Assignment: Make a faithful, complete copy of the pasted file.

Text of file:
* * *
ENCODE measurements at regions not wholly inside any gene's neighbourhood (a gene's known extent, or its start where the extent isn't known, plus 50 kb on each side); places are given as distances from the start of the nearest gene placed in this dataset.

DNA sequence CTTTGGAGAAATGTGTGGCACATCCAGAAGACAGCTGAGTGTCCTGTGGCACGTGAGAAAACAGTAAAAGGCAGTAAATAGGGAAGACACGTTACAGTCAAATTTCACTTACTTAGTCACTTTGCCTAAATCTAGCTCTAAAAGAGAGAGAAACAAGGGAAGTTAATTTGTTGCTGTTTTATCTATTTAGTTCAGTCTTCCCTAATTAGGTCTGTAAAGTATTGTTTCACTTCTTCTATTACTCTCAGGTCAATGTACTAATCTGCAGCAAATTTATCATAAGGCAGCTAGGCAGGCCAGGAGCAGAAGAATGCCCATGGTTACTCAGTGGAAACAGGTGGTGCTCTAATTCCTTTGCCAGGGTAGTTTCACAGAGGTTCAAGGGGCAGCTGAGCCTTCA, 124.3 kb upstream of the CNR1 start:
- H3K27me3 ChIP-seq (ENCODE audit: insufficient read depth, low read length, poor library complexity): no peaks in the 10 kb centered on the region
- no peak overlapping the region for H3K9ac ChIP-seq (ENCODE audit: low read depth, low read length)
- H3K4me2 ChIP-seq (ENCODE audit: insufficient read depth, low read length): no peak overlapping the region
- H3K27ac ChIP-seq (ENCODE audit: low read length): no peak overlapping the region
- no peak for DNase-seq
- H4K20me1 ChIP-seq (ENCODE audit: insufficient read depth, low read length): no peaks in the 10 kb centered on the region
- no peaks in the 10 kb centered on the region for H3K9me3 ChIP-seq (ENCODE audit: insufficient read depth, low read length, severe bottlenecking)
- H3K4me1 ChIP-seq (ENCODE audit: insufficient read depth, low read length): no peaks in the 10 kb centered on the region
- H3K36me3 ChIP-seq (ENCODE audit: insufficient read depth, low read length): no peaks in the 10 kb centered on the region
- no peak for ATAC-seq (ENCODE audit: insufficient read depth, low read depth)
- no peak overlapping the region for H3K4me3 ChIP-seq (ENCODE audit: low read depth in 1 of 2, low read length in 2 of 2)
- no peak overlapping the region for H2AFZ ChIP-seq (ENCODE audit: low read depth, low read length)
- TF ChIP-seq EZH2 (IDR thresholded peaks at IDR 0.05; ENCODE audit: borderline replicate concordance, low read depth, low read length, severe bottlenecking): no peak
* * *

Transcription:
ENCODE measurements at regions not wholly inside any gene's neighbourhood (a gene's known extent, or its start where the extent isn't known, plus 50 kb on each side); places are given as distances from the start of the nearest gene placed in this dataset.

DNA sequence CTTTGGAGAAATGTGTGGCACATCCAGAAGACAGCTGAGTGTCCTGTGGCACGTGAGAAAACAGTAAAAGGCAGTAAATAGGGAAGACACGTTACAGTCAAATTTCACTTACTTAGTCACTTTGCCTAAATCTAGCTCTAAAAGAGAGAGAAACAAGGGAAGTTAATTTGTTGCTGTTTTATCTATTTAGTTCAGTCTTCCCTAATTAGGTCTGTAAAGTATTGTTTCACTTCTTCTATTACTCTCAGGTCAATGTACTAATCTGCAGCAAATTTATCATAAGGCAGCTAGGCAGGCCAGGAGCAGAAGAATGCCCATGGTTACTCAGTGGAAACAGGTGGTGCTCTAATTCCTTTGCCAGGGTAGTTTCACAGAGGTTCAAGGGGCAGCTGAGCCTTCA, 124.3 kb upstream of the CNR1 start:
- H3K27me3 ChIP-seq (ENCODE audit: insufficient read depth, low read length, poor library complexity): no peaks in the 10 kb centered on the region
- no peak overlapping the region for H3K9ac ChIP-seq (ENCODE audit: low read depth, low read length)
- H3K4me2 ChIP-seq (ENCODE audit: insufficient read depth, low read length): no peak overlapping the region
- H3K27ac ChIP-seq (ENCODE audit: low read length): no peak overlapping the region
- no peak for DNase-seq
- H4K20me1 ChIP-seq (ENCODE audit: insufficient read depth, low read length): no peaks in the 10 kb centered on the region
- no peaks in the 10 kb centered on the region for H3K9me3 ChIP-seq (ENCODE audit: insufficient read depth, low read length, severe bottlenecking)
- H3K4me1 ChIP-seq (ENCODE audit: insufficient read depth, low read length): no peaks in the 10 kb centered on the region
- H3K36me3 ChIP-seq (ENCODE audit: insufficient read depth, low read length): no peaks in the 10 kb centered on the region
- no peak for ATAC-seq (ENCODE audit: insufficient read depth, low read depth)
- no peak overlapping the region for H3K4me3 ChIP-seq (ENCODE audit: low read depth in 1 of 2, low read length in 2 of 2)
- no peak overlapping the region for H2AFZ ChIP-seq (ENCODE audit: low read depth, low read length)
- TF ChIP-seq EZH2 (IDR thresholded peaks at IDR 0.05; ENCODE audit: borderline replicate concordance, low read depth, low read length, severe bottlenecking): no peak